Structural characteristics of the cap structure

Figure 1
Structural characteristics of the cap structure

The cap structure shown illustrates a monomethylated cap at position 7. TOP messages possess a C residue as the first base followed by a tract of pyrimidines.

Figure 1
Structural characteristics of the cap structure

The cap structure shown illustrates a monomethylated cap at position 7. TOP messages possess a C residue as the first base followed by a tract of pyrimidines.

Signalling pathways upstream of TOP mRNA translation

Owing to the large energy costs that are involved in ribosome biogenesis, the synthesis of ribosomal RNAs and proteins is highly regulated [4,5]. Clearly, the cell must respond rapidly to extracellular and intracellular growth cues, and these signals must be relayed in order to regulate ribosome production accordingly. In mammalian cells, the rate of TOP mRNA translation is controlled by growth signals, and much attention has been focused on determining which signal transduction pathways are implicated in this process (reviewed in [6,78]) (Figure 2).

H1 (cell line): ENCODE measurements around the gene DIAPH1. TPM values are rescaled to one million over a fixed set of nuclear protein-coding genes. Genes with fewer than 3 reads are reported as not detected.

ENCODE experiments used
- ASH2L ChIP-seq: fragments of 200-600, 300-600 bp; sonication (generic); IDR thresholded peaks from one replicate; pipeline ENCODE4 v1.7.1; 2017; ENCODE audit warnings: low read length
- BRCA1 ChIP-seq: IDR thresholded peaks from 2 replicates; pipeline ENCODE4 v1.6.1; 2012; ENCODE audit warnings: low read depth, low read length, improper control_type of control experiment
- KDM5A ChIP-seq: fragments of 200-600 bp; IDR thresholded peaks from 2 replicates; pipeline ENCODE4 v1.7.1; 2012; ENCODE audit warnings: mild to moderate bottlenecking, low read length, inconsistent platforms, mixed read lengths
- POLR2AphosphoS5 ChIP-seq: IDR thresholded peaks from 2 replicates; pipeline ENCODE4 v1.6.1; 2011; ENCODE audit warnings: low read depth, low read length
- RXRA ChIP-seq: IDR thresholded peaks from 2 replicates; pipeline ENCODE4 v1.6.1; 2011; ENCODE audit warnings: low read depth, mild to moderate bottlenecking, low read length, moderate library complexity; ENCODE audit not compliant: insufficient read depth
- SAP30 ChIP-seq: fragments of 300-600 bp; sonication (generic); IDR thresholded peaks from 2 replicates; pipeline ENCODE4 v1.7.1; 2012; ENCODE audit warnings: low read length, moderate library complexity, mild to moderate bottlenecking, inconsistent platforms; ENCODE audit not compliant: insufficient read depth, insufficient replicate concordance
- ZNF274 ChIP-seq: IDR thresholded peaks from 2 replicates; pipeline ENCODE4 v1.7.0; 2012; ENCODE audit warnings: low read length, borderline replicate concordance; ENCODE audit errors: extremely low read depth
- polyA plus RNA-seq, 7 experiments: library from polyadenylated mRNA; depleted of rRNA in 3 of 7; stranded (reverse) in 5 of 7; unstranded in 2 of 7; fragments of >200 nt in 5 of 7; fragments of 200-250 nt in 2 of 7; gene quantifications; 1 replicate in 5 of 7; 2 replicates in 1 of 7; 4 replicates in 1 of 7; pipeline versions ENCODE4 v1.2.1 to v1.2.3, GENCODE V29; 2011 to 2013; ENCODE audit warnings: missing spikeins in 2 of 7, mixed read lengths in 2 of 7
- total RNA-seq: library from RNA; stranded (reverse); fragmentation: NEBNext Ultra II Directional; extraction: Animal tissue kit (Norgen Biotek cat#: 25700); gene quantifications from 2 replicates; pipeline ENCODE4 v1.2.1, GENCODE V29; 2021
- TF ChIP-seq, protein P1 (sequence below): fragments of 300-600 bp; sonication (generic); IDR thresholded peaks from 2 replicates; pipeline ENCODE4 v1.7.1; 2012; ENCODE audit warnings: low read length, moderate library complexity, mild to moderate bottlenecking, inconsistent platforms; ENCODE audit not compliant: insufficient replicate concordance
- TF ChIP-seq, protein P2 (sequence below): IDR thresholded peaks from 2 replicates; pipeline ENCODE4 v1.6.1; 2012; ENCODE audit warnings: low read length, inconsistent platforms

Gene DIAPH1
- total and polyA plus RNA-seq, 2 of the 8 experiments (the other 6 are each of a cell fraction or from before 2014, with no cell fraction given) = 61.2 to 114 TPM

PI3K and mTOR signalling pathway and the known interactions with translation machinery

Figure 2
PI3K and mTOR signalling pathway and the known interactions with translation machinery

See text and reviews [6,24] for details. 4E-BP1, eIF4E-binding protein 1; PIP3, PtdIns(3,4,5)P3; PTEN, phosphatase and tensin homologue deleted on chromosome 10; TSC, tuberous sclerosis complex.

Figure 2
PI3K and mTOR signalling pathway and the known interactions with translation machinery

See text and reviews [6,24] for details. 4E-BP1, eIF4E-binding protein 1; PIP3, PtdIns(3,4,5)P3; PTEN, phosphatase and tensin homologue deleted on chromosome 10; TSC, tuberous sclerosis complex.